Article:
I tried to put the "what if..."s to the back of my mind and focus on addressing the symptoms. After a lot of (yellow) English mustard (turmeric, which is yellow, is good for muscle spasms - among many other things, so English is better than less-yellow-French or more-added-colouring-American!), some amitriptyline** (short term relief), and a bit of stretching exercise (if anything, this made it worse), I seem to have settled on an answer... increased calcium. I've been getting through a lot of chalky calchews.

Sure enough, today's test results shows higher calcium levels than ever - actually in the normal range - and at the same time my muscle pain has gone away. The nurse today agrees the two could easily be connected. Not that anyone volunteered this fact to me until I'd worked it out for myself. Apparently - she fills in the science bit for me - mineral imbalances between in-cell and out-of-cell levels can lead to pressure, and so pain, across stressed muscle areas... so for me to experience it in my abdomen is not really that surprising.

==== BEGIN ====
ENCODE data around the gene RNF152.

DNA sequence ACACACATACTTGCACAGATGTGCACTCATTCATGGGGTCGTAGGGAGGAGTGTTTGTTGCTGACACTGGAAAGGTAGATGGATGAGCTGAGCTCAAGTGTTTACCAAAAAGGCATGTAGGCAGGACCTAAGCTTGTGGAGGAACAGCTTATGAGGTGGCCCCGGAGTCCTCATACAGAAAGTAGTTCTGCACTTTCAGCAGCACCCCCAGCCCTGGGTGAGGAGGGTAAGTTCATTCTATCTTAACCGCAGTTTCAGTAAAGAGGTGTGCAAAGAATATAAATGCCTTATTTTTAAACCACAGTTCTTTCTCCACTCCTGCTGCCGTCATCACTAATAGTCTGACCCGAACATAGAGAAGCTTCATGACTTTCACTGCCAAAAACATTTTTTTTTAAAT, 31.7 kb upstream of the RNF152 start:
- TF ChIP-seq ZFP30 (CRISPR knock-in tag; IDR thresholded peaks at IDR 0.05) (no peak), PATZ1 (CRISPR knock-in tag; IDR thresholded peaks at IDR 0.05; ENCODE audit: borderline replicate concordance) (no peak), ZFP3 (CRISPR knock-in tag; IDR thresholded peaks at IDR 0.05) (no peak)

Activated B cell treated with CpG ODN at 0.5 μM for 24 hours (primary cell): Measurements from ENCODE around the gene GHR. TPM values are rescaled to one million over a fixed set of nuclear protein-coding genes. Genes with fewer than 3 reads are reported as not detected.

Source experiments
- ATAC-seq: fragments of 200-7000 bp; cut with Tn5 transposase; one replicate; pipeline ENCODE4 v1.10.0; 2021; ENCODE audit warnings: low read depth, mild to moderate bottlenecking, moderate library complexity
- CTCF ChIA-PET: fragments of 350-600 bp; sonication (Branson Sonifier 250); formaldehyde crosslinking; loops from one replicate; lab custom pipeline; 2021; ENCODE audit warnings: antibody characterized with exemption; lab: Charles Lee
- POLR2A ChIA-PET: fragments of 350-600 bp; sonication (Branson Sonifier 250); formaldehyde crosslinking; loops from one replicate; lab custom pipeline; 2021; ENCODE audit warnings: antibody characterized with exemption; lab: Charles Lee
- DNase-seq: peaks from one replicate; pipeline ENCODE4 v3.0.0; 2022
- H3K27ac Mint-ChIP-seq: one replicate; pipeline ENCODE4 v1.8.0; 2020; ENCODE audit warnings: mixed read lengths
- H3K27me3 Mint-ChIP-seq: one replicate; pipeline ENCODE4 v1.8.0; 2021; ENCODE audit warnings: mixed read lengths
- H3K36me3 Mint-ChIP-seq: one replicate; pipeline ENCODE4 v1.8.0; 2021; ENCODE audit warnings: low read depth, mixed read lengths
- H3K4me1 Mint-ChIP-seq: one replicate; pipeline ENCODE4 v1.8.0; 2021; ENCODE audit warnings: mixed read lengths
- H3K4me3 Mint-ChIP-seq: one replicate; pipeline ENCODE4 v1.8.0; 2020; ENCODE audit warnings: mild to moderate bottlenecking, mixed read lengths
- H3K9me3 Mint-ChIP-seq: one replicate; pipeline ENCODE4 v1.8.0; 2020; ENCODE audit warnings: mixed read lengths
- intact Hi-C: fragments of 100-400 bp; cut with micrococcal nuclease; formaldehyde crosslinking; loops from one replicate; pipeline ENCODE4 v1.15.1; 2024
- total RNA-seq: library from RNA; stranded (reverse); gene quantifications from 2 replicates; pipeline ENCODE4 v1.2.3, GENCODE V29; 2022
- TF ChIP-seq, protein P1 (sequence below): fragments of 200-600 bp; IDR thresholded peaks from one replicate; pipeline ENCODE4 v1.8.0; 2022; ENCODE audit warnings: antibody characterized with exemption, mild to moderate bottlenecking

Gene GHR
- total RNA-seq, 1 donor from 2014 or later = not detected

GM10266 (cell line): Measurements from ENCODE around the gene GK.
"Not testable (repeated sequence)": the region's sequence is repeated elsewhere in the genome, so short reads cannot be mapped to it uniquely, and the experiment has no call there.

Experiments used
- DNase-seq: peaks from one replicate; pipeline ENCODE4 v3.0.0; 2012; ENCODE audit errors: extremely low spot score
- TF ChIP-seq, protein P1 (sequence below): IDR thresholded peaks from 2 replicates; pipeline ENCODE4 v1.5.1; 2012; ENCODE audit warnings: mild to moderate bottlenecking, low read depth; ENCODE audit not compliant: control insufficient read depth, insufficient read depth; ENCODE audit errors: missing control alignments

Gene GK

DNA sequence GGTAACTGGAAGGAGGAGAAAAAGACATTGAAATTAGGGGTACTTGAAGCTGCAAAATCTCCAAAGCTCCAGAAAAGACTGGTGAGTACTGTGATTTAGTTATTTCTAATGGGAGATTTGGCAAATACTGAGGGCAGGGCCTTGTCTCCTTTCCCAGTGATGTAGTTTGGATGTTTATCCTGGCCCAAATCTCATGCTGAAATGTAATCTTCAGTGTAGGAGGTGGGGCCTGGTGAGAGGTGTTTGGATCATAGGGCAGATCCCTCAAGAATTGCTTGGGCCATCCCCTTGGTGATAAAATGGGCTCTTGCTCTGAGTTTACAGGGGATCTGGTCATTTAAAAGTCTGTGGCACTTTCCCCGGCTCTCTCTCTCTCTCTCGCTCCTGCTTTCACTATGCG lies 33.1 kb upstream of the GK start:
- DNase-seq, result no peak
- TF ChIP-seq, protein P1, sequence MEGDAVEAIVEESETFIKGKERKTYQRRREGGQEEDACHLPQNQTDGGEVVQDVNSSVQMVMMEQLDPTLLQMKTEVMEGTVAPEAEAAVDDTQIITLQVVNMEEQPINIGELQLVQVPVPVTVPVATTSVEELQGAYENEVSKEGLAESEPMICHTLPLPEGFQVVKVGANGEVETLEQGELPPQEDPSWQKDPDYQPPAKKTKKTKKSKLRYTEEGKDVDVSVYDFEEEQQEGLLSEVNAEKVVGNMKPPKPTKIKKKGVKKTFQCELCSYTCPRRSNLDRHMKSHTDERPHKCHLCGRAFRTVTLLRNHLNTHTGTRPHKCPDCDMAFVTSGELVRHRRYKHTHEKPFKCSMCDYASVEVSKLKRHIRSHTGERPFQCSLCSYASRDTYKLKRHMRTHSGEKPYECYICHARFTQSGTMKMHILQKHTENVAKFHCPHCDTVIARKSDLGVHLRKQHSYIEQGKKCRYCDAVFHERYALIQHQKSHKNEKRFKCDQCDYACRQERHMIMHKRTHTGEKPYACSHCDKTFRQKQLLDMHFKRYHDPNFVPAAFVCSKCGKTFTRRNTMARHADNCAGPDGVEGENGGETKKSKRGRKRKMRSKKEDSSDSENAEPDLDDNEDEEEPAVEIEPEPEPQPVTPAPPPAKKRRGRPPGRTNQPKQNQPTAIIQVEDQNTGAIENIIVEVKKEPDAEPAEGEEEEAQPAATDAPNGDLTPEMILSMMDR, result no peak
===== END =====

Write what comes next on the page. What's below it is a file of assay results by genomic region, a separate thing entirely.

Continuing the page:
Having myeloma is a bit like switching the body's blood machine from automatic to manual - things which used to auto-correct themselves now have to be actively managed. What a pain. Or not a pain, actually, right now.

* I was unsure whether I am allowed to put an instrumental in as my lyric quote. And then I remembered it is my blog. So I am the arbiter of the rules, as well as good taste, in this space. I can see it will pose a little problem for those of you who don't know it... So here's a link to listen on youtube. And of course, it is today's contribution to RadioM. for those on spotify.  Seminal early 90s ambient techno. And the first album I discovered while at university.

** Google's spellchecker doesn't recognise the word "amitriptyline" and wanted to correct it to "pantyliner", but I haven't tried those, so I can't tell you if they are any good for my muscle cramps, I'm afraid.